In this paper, we link the tools of critical cartography and cognitive mapping with more traditional gentrification studies in order to capture in situ the shifts associated with nascent processes of change in bodies, environment, and minds in Vallcarca, a liminal gentrifying neighbourhood of Barcelona, Spain. We ask: How do the simultaneous and conflicting ways that people shape, perceive, and respond to gentrification processes affect how space and place are politicized within global urbanization processes? We build our maps through an analysis based primarily on listening to a diverse range of residents and constructing with them a combined cartography of the perceived type, degree, and location of changes in the neighbourhood. The results reveal an important dual role for greening and tourism, a differential geography of perceived gentrification risk across different social groups, and a limited reach in terms of who perceives gentrification. These results have important implications for how space and place are politicized and de-politicized and offer guidance useful to grassroots efforts to combat gentrification and displacement.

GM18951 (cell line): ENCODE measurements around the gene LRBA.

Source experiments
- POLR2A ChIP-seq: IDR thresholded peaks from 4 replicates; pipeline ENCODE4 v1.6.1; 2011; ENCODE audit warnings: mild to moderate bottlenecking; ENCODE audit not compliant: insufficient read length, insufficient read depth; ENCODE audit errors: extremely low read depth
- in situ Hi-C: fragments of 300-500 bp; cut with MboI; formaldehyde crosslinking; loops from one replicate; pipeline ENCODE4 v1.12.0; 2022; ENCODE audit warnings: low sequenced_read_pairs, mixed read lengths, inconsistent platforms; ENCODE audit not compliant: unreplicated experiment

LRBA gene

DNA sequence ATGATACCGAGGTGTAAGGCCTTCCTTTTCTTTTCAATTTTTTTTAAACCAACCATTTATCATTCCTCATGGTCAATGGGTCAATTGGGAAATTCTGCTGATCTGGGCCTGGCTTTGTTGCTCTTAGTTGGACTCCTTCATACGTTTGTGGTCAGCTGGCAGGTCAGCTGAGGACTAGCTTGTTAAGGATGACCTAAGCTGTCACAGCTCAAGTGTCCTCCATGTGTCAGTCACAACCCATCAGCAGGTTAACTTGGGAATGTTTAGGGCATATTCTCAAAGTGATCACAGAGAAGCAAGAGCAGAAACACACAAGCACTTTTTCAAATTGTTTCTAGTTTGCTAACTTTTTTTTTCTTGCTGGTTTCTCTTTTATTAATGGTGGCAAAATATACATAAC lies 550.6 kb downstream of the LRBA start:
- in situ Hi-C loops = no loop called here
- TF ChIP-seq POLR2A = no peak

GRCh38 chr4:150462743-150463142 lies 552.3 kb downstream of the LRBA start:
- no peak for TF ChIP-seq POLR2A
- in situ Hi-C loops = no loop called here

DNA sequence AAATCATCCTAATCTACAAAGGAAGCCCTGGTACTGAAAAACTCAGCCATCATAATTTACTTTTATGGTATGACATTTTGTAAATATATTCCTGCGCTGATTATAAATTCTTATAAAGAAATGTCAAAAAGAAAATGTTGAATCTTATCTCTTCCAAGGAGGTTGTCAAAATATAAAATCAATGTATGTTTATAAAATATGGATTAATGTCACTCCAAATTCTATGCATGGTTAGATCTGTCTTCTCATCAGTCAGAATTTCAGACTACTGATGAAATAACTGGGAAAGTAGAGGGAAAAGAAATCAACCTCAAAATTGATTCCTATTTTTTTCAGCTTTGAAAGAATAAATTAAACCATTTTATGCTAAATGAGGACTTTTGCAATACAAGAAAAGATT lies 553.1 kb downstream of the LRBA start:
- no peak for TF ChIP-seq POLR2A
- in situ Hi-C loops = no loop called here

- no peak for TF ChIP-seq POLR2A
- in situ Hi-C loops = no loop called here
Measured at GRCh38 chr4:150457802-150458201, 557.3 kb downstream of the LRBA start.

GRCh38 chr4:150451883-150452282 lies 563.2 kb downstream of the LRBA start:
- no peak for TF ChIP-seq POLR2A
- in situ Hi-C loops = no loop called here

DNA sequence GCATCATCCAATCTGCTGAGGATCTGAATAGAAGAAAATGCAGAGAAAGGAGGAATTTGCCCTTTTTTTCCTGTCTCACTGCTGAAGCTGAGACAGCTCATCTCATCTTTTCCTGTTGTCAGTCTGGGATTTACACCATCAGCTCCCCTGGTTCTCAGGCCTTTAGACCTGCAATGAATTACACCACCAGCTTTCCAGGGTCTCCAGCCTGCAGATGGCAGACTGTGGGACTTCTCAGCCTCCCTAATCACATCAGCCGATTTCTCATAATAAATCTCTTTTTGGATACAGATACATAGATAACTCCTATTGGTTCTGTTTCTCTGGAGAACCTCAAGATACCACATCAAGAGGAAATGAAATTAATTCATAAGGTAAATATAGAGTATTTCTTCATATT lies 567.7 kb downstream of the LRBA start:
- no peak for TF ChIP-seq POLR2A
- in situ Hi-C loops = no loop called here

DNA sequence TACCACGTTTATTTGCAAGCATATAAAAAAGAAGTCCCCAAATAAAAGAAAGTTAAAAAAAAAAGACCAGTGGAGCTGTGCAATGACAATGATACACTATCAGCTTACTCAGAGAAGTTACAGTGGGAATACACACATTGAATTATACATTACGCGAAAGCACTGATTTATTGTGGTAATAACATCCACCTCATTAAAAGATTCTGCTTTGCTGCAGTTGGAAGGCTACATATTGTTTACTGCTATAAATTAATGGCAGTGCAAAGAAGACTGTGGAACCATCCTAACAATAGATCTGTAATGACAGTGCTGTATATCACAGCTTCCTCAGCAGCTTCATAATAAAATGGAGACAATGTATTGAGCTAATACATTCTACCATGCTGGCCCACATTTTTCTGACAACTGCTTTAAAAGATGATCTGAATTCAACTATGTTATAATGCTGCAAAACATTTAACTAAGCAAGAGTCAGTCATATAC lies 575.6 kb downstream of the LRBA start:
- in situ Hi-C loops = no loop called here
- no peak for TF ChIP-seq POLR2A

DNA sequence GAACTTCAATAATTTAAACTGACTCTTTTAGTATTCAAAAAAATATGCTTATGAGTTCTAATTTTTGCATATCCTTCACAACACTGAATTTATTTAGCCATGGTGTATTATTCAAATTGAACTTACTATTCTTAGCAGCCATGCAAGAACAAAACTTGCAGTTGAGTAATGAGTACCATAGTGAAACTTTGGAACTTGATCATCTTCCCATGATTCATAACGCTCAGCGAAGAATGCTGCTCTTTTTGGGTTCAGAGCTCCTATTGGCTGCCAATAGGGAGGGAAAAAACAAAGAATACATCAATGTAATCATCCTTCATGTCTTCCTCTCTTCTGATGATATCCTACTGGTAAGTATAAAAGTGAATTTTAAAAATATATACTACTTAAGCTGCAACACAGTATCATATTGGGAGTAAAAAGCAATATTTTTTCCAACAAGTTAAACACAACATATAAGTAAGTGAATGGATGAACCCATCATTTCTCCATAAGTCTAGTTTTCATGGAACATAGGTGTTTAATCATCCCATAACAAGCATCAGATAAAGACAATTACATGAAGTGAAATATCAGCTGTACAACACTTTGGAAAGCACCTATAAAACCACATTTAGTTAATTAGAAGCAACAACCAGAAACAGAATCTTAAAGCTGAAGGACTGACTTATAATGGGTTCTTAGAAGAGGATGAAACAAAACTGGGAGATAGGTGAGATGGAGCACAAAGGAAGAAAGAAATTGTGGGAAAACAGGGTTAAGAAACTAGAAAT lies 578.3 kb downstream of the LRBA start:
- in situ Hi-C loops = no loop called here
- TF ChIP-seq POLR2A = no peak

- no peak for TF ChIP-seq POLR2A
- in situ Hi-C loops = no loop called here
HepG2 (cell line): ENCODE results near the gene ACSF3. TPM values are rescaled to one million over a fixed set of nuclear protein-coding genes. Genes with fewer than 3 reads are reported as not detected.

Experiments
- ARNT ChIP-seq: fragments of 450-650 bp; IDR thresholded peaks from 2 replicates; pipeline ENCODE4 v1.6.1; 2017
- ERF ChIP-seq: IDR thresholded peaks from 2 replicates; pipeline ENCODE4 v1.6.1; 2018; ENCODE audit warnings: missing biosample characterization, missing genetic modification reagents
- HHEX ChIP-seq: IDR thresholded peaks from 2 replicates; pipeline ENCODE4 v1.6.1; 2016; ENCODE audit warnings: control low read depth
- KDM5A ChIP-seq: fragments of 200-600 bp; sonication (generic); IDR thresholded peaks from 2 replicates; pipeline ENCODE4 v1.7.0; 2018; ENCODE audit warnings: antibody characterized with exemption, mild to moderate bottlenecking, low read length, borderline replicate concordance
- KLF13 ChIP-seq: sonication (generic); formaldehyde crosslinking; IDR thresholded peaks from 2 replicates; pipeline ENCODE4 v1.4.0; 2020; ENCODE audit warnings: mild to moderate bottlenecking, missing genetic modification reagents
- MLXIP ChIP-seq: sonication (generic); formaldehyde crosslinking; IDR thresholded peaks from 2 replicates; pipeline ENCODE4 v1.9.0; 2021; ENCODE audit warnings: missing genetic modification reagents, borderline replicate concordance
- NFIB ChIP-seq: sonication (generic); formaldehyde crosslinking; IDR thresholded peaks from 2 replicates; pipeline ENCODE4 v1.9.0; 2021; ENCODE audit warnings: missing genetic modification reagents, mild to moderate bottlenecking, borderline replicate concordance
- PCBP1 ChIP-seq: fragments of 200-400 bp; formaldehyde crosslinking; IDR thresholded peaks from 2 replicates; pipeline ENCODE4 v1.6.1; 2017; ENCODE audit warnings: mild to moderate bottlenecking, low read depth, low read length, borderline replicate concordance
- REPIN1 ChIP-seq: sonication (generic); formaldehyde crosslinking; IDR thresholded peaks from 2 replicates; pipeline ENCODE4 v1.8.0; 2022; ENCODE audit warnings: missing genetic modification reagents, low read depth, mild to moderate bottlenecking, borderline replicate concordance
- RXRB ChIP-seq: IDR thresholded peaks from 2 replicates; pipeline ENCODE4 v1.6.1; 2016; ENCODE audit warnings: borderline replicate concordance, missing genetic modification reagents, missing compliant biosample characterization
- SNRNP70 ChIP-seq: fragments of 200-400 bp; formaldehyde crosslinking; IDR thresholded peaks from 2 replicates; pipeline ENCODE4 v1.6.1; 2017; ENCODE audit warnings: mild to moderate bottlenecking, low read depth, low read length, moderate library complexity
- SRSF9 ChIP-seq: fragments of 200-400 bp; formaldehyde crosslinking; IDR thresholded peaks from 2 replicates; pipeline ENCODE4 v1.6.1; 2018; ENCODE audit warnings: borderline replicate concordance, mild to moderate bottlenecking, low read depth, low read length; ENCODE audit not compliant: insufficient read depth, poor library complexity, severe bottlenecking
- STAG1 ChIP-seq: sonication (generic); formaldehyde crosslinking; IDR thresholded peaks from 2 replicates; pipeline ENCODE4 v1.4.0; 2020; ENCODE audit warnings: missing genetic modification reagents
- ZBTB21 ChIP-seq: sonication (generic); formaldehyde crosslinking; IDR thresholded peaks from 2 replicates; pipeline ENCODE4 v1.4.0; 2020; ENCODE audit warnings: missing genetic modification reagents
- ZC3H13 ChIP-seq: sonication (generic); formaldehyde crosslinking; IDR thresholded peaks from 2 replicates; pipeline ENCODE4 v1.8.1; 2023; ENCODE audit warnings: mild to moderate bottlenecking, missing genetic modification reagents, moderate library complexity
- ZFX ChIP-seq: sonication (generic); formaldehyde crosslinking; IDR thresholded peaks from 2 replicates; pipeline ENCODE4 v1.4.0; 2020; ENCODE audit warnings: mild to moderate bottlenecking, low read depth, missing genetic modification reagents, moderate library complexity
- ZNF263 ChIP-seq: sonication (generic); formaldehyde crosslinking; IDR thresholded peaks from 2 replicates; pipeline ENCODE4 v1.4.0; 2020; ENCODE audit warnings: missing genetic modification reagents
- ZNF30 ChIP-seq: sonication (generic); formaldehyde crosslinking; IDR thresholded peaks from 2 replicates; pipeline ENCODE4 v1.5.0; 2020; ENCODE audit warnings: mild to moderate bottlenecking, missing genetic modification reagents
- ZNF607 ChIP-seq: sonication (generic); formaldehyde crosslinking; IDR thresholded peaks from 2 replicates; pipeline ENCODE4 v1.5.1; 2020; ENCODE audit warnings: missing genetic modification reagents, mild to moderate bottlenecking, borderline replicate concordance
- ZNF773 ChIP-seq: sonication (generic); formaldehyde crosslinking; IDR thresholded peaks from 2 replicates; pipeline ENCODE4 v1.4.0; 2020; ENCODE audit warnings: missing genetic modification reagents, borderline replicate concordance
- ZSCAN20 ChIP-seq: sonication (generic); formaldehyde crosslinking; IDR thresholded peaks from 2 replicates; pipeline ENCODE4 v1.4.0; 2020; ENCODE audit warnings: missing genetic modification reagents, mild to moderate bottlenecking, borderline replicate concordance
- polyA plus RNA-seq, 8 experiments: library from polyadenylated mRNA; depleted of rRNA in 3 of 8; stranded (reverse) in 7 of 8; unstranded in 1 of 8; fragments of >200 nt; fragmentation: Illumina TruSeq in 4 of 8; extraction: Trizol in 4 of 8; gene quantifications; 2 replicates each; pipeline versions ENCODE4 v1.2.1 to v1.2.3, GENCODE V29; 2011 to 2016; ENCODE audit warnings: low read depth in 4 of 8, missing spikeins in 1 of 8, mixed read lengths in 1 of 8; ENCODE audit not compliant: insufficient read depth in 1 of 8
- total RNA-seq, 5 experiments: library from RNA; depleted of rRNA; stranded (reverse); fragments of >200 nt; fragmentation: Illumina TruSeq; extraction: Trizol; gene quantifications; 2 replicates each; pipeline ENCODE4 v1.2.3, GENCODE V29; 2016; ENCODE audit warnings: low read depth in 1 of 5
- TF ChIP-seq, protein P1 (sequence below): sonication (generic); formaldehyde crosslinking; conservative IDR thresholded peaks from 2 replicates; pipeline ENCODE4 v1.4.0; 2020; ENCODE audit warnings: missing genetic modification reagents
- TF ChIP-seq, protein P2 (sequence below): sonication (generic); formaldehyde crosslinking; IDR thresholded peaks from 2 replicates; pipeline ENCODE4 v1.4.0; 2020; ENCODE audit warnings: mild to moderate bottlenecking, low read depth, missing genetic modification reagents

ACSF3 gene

|Publication status||Published - Feb 2020|
- Critical cartography
- Gentrification risk
- In-situ gentrification
- residents' perception